An investigation by global chemical weapons watchdog Organisation for the Prohibition of Chemical Weapons (OPCW) has found strong evidence that Syria dropped a chemical weapon on the town of Saraqib, Syria, in 2018.
This is the second report by the United Nations (UN)-backed organisation in the last year on the alleged use of chemical weapons in the country.
The findings of the second report by the OPCW Investigation and Identification Team (IIT) concludes that a military helicopter of the Syrian Arab Air Force dropped at least one cylinder of deadly chlorine gas on 4 February 2018.
The chemical attack affected at least 12 Syrians on the ground.
The IIT was involved with the identification of the perpetrators while OPCW Fact-Finding Mission (FFM) gathered evidence to determine if chemical weapons were used in Syria.
The assessment is based on interviews of eyewitnesses, analysis of samples and remnants procured from the sites, evaluation of the symptomatology reported by casualties and medical staff, as well as examination of imagery.
Additionally, IIT procured topographic analysis of the area and gas dispersion modelling to corroborate the evidence.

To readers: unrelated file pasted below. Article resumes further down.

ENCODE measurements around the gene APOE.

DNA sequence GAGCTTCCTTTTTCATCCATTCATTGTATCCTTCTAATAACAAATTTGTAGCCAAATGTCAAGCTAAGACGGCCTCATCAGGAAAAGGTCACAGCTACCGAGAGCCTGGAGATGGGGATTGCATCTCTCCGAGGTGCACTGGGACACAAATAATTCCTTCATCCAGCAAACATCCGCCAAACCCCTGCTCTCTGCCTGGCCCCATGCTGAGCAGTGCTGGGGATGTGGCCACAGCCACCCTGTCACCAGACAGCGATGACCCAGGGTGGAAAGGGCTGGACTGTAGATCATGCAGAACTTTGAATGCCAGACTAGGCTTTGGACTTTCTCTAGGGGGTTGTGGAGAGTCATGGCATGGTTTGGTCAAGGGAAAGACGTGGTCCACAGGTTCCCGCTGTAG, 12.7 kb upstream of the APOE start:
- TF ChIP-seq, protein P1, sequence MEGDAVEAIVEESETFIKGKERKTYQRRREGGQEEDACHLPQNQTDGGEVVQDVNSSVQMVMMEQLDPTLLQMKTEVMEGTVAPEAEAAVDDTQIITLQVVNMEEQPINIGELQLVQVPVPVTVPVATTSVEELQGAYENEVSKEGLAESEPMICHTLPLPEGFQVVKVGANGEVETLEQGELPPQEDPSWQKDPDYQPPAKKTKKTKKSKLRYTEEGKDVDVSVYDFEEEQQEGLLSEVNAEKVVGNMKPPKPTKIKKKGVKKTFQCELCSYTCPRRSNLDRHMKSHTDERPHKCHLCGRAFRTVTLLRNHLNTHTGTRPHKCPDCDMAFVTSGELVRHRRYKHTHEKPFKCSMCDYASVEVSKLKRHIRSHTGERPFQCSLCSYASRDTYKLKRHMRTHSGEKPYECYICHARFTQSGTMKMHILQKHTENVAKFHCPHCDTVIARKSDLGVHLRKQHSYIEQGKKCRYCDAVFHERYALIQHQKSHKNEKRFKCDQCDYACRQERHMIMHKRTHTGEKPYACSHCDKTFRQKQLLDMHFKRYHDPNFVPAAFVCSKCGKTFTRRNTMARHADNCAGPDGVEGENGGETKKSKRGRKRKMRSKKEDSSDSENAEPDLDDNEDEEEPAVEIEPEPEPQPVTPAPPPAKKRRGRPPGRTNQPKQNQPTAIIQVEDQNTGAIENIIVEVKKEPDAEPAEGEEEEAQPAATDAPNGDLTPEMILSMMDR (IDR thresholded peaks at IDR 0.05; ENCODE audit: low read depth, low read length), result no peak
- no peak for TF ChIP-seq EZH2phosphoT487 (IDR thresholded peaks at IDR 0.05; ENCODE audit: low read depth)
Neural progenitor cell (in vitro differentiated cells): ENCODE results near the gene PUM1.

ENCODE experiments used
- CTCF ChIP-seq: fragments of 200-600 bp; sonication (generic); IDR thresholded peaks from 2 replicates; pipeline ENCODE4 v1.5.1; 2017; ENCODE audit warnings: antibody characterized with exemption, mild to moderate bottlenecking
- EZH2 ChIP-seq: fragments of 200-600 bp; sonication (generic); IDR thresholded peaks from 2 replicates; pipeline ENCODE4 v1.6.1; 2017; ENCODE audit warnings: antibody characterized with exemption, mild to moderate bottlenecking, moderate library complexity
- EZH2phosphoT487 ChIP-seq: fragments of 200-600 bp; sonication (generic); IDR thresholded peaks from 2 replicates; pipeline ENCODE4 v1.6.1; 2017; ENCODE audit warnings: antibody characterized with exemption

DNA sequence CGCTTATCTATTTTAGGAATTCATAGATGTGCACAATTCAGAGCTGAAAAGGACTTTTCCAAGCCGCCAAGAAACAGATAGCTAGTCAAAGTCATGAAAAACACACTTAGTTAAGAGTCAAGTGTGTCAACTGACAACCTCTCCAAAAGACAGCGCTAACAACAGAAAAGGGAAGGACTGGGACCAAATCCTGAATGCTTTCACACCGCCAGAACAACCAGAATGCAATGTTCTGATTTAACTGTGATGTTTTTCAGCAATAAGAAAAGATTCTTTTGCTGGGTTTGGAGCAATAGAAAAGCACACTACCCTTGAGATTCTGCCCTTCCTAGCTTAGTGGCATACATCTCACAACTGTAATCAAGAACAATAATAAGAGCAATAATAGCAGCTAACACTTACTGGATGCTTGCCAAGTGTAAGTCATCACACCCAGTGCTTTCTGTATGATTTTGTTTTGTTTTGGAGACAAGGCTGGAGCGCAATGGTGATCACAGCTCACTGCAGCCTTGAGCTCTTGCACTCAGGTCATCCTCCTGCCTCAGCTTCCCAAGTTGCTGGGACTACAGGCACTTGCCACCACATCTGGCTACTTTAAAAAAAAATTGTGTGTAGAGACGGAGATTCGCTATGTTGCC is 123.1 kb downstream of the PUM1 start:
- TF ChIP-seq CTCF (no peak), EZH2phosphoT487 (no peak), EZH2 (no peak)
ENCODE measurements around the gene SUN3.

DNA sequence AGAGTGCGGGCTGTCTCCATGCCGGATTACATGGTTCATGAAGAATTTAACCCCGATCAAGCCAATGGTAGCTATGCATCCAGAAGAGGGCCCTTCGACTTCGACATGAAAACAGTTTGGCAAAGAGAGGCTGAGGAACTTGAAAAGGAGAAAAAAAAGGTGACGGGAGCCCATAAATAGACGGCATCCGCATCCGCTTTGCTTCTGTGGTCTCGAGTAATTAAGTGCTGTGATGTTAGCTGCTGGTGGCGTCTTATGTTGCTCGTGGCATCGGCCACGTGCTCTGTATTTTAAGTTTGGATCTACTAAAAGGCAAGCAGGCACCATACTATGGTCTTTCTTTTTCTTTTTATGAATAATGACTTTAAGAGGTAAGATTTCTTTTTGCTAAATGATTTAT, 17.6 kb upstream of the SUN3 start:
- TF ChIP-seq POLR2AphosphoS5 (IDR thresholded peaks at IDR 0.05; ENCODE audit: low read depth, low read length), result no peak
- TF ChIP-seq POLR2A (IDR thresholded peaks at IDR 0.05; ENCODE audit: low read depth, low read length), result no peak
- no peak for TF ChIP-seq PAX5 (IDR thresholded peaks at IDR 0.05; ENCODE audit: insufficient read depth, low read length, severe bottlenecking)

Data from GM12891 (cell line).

An OPCW statement said: “The report reached the conclusion that there are reasonable grounds to believe that, at approximately 9.22pm on 4 February 2018, a military helicopter of the Syrian Arab Air Force under the control of the Tiger Forces hit eastern Saraqib by dropping at least one cylinder.
“The cylinder ruptured and released chlorine over a large area, affecting 12 named individuals.”
Despite repeated accusations, Syria denies using chemical weapons during the civil war.
Headquartered in the Netherlands, OPCW is the implementing body for the Chemical Weapons Convention. It has 193 member states and monitors global endeavour for the permanent and verifiable elimination of chemical weapons.